I find it more surprising that everyone didn't choose the first option. Even though $100,000 is more than $50,000, in terms of purchasing power it's all about relativity. The more other people earn given the same productivity, the higher prices will be overall and the less purchasing power you'll have.
For example, if you gave everyone $10m and I only got $2m.. I'd still be a "millionaire" but inflation would go through the roof and I'd still end up with rather little compared to everyone else.
A friend of mine was meeting a guy for a potential arranged marriage. She had a good job working for a large investment bank. A deal killer for the potential husband: the wife can't make more money than him. This was VERY important to him, literally the second or third question he asked her.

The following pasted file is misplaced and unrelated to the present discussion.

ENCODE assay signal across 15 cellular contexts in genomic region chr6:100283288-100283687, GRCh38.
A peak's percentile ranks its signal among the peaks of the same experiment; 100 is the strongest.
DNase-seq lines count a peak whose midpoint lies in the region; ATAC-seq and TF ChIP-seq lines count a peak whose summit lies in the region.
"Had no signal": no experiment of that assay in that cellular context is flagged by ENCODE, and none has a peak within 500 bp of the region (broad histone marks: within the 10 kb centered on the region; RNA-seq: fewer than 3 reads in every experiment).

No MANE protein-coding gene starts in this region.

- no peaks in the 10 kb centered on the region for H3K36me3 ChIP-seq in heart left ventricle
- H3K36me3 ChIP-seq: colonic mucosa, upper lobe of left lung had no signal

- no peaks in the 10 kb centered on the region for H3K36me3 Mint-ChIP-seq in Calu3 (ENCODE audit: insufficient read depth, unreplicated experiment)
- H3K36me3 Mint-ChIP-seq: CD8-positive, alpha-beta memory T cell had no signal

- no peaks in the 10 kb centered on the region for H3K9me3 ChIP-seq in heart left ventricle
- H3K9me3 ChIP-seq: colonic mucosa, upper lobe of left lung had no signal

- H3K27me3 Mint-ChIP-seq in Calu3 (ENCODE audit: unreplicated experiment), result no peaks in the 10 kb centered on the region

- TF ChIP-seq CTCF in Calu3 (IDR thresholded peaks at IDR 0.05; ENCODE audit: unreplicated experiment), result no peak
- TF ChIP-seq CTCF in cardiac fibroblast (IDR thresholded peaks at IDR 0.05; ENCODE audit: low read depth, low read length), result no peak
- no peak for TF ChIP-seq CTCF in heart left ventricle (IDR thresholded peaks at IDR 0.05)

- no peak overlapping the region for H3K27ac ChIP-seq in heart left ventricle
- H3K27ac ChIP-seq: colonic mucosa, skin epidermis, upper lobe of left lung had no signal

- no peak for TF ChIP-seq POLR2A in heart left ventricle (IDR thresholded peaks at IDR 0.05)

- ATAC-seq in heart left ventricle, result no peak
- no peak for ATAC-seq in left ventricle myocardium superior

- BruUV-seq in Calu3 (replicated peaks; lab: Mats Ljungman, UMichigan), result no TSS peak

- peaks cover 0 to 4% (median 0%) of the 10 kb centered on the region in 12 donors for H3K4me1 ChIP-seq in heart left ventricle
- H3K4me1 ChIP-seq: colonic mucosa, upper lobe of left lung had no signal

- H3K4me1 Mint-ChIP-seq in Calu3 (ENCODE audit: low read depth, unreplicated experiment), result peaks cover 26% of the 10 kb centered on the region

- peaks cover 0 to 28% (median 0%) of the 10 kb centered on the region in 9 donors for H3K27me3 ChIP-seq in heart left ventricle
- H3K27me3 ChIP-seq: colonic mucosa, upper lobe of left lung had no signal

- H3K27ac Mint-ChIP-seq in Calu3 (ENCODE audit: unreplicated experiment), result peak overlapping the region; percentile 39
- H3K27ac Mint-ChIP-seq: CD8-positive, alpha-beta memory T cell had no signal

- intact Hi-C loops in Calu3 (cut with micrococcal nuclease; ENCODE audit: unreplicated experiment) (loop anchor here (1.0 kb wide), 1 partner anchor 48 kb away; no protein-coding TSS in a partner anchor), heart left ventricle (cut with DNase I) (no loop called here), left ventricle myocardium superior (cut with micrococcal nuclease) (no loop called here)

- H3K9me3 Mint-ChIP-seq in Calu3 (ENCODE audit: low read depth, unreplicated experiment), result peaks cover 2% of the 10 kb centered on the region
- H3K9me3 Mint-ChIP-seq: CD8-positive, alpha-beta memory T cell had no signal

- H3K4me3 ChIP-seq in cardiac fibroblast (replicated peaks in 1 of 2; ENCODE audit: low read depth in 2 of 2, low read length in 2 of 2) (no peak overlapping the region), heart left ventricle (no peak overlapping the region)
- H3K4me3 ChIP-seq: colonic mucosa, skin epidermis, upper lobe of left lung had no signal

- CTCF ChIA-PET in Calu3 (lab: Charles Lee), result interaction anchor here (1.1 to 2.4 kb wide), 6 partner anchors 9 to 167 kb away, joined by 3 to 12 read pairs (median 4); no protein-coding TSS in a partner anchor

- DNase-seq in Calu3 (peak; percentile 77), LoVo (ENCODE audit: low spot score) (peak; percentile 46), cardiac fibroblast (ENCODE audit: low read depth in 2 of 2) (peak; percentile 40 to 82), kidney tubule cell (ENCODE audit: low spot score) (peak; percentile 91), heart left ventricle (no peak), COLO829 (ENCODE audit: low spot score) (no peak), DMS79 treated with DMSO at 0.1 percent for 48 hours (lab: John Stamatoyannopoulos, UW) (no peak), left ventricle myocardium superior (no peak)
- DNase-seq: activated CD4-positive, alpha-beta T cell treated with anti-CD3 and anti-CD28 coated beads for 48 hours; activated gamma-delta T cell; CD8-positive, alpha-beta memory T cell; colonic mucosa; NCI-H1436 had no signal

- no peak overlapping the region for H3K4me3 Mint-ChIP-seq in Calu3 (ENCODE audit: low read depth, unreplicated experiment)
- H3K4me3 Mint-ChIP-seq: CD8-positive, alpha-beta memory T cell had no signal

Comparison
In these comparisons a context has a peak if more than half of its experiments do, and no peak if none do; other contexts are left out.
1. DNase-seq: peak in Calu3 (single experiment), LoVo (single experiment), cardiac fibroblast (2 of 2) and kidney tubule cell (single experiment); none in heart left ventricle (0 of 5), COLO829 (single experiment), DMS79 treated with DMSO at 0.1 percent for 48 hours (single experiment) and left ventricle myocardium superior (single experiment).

(Him being a jackass was a deal killer for her.)
It works the same way for education and other services. The only advantage to an increased economy when you fall behind is hard goods which are not that important. I don't care if I can buy a 70" TV if I can't pay for housing. etc.
a) I live a postdoc lifestyle, everyone else lives a grad student lifestyle.
b) I live a full professor lifestyle, everyone else lives an investment banker lifestyle.
World b just has more goods in it than world a. That's not a paradox; Earth 2008 has far more goods in it than Earth 1908.
The question is just too hard to interpret. "Standard of living" is very complicated and can't really be reduced to "purchasing power", nor to "purchasing power plus envy". There are a lot of things which money can't buy, or which money can buy but which are scarce no matter how affluent the society is.
I won't comment on their feelings ("a sense of security"), or their ability to socialize with Angelina Jolie.
In any case, by "lifestyle" I simply meant "material standard of living". I.e., $25,000, $50,000, or $100,000 worth of consumer goods and services as measured in 2008 dollars.